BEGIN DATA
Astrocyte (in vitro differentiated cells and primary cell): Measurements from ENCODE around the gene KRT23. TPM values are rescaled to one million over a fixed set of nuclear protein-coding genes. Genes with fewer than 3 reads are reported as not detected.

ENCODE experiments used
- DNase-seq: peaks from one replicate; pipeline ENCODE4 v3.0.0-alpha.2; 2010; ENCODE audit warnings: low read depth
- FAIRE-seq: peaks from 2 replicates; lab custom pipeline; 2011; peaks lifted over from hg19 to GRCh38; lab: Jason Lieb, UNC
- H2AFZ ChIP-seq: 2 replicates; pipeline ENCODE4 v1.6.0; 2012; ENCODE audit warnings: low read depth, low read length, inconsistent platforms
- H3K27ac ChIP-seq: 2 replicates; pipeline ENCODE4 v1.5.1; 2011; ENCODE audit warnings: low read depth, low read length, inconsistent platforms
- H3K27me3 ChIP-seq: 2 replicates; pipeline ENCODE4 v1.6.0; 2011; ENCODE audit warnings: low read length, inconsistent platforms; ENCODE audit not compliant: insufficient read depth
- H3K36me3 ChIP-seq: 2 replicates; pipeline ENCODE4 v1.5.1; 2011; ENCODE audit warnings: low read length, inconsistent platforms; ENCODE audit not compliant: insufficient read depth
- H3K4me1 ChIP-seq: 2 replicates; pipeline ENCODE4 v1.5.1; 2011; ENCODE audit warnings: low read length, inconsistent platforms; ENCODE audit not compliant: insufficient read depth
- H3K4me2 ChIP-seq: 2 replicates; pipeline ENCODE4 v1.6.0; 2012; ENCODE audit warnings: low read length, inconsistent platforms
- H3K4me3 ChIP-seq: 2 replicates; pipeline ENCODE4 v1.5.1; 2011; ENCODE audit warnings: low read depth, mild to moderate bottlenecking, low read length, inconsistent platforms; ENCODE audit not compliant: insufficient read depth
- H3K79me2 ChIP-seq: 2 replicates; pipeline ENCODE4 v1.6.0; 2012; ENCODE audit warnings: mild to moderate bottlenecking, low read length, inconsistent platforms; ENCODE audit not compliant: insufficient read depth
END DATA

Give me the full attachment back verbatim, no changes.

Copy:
Astrocyte (in vitro differentiated cells and primary cell): Measurements from ENCODE around the gene KRT23. TPM values are rescaled to one million over a fixed set of nuclear protein-coding genes. Genes with fewer than 3 reads are reported as not detected.

ENCODE experiments used
- DNase-seq: peaks from one replicate; pipeline ENCODE4 v3.0.0-alpha.2; 2010; ENCODE audit warnings: low read depth
- FAIRE-seq: peaks from 2 replicates; lab custom pipeline; 2011; peaks lifted over from hg19 to GRCh38; lab: Jason Lieb, UNC
- H2AFZ ChIP-seq: 2 replicates; pipeline ENCODE4 v1.6.0; 2012; ENCODE audit warnings: low read depth, low read length, inconsistent platforms
- H3K27ac ChIP-seq: 2 replicates; pipeline ENCODE4 v1.5.1; 2011; ENCODE audit warnings: low read depth, low read length, inconsistent platforms
- H3K27me3 ChIP-seq: 2 replicates; pipeline ENCODE4 v1.6.0; 2011; ENCODE audit warnings: low read length, inconsistent platforms; ENCODE audit not compliant: insufficient read depth
- H3K36me3 ChIP-seq: 2 replicates; pipeline ENCODE4 v1.5.1; 2011; ENCODE audit warnings: low read length, inconsistent platforms; ENCODE audit not compliant: insufficient read depth
- H3K4me1 ChIP-seq: 2 replicates; pipeline ENCODE4 v1.5.1; 2011; ENCODE audit warnings: low read length, inconsistent platforms; ENCODE audit not compliant: insufficient read depth
- H3K4me2 ChIP-seq: 2 replicates; pipeline ENCODE4 v1.6.0; 2012; ENCODE audit warnings: low read length, inconsistent platforms
- H3K4me3 ChIP-seq: 2 replicates; pipeline ENCODE4 v1.5.1; 2011; ENCODE audit warnings: low read depth, mild to moderate bottlenecking, low read length, inconsistent platforms; ENCODE audit not compliant: insufficient read depth
- H3K79me2 ChIP-seq: 2 replicates; pipeline ENCODE4 v1.6.0; 2012; ENCODE audit warnings: mild to moderate bottlenecking, low read length, inconsistent platforms; ENCODE audit not compliant: insufficient read depth